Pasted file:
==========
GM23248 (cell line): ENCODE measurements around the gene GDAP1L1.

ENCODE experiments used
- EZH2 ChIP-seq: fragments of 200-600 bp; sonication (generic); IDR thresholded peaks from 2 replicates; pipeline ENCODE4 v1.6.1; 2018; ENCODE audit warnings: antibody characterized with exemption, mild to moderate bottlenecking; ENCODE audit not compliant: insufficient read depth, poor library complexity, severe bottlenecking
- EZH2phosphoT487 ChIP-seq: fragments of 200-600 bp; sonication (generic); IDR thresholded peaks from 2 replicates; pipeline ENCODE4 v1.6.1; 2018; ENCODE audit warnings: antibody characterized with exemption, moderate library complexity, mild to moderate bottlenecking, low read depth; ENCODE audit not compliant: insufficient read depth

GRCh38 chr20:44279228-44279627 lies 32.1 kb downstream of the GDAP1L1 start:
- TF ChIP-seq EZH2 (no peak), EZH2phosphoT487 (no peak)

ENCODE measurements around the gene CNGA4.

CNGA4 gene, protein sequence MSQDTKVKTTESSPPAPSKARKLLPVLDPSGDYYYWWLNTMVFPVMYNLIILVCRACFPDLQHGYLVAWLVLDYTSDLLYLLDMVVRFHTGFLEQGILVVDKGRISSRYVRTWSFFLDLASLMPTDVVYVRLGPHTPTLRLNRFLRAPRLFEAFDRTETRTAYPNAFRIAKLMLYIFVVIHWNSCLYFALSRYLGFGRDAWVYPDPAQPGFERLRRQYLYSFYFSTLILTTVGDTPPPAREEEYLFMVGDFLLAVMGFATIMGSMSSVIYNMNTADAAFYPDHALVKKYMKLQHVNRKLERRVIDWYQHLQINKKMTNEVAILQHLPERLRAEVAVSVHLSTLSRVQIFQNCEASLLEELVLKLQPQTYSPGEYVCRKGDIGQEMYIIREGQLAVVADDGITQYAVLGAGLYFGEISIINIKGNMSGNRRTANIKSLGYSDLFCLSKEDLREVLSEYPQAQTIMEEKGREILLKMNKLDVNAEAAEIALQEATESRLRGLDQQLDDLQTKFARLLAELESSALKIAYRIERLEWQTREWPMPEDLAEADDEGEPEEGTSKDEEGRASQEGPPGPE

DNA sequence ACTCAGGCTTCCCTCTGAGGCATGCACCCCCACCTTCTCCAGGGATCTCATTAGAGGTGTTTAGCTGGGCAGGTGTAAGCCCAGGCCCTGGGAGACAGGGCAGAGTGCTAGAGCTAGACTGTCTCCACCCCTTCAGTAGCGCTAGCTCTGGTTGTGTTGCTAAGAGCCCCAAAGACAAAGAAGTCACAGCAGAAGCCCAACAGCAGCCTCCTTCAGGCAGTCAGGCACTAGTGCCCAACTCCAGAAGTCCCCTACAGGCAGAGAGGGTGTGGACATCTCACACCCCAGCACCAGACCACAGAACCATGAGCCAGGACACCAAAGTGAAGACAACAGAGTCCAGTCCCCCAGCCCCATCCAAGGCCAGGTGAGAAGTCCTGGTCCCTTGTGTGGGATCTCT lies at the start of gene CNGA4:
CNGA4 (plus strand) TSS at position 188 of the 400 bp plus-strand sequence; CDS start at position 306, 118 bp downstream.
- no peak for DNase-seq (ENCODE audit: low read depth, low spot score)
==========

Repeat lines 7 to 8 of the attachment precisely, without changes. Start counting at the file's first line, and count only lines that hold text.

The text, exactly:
ENCODE measurements around the gene CNGA4.

CNGA4 gene, protein sequence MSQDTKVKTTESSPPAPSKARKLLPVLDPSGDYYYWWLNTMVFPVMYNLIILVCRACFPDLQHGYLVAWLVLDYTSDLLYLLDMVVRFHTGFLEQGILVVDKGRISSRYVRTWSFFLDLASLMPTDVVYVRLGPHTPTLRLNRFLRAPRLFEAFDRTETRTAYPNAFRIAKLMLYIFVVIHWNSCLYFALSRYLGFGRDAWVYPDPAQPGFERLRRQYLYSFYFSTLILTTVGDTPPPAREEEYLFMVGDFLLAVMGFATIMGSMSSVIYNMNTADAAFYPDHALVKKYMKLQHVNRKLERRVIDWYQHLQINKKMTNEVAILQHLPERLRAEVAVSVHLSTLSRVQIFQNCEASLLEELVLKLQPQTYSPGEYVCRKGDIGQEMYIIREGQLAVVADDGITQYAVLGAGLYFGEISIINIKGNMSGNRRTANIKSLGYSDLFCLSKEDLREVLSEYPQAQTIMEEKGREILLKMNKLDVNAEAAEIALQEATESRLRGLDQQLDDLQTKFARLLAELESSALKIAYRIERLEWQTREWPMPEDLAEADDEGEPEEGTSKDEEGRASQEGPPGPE